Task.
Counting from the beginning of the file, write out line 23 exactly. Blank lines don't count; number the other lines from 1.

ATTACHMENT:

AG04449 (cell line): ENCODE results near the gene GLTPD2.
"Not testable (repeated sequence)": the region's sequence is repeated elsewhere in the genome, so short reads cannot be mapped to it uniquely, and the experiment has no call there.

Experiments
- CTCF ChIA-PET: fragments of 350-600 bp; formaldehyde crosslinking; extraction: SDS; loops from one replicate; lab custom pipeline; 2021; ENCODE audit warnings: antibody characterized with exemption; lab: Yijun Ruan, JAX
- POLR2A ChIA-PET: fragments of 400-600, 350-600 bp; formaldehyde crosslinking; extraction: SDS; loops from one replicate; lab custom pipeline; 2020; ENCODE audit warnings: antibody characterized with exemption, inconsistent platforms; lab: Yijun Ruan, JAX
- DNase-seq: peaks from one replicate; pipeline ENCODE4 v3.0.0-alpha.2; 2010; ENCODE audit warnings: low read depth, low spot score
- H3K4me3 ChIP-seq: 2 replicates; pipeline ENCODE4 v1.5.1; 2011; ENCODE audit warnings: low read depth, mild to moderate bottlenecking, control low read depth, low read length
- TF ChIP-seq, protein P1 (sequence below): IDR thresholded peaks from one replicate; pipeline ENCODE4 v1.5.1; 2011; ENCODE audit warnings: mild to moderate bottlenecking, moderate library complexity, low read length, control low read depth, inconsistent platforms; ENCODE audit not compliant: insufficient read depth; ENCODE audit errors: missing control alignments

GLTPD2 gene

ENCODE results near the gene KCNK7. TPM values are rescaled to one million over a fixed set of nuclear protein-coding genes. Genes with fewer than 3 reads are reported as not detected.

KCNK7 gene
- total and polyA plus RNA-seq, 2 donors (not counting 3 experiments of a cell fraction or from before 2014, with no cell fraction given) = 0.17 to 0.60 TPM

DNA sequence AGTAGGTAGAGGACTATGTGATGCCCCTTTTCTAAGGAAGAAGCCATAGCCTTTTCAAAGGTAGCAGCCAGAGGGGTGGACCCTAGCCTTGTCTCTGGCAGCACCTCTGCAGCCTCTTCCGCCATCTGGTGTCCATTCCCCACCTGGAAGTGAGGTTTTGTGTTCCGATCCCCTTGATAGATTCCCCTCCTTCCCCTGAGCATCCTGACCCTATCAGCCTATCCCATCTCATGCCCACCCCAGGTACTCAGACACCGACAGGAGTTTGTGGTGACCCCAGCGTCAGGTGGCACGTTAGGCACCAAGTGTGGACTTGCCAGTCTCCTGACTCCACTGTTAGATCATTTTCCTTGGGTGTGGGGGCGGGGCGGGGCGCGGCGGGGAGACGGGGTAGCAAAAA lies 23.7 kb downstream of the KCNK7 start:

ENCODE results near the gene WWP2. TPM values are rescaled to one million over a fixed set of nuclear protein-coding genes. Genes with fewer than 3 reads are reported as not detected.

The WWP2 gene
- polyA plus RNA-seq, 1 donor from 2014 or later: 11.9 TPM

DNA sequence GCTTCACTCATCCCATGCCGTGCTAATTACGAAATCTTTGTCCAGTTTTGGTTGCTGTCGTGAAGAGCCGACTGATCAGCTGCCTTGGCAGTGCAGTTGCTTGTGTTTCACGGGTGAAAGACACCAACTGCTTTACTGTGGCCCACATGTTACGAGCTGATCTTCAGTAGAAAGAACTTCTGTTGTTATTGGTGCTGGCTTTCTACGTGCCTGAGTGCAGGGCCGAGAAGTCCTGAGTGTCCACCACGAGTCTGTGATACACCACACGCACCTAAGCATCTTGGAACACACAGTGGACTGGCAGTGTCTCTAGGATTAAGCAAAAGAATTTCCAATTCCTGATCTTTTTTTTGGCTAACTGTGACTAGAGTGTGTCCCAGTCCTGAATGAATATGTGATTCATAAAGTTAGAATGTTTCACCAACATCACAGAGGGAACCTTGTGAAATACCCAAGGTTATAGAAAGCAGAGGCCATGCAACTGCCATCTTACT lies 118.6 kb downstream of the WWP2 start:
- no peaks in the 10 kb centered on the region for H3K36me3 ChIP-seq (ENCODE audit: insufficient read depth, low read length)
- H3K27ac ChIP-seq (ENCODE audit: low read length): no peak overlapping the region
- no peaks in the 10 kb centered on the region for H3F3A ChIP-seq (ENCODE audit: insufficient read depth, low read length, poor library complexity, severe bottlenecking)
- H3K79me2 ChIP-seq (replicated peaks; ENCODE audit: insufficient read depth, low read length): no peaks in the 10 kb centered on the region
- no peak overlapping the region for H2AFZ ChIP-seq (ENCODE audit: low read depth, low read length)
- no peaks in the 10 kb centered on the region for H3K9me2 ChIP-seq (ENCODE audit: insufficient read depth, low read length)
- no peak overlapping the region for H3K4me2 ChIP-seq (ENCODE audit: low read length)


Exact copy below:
- no peaks in the 10 kb centered on the region for H3K9me2 ChIP-seq (ENCODE audit: insufficient read depth, low read length)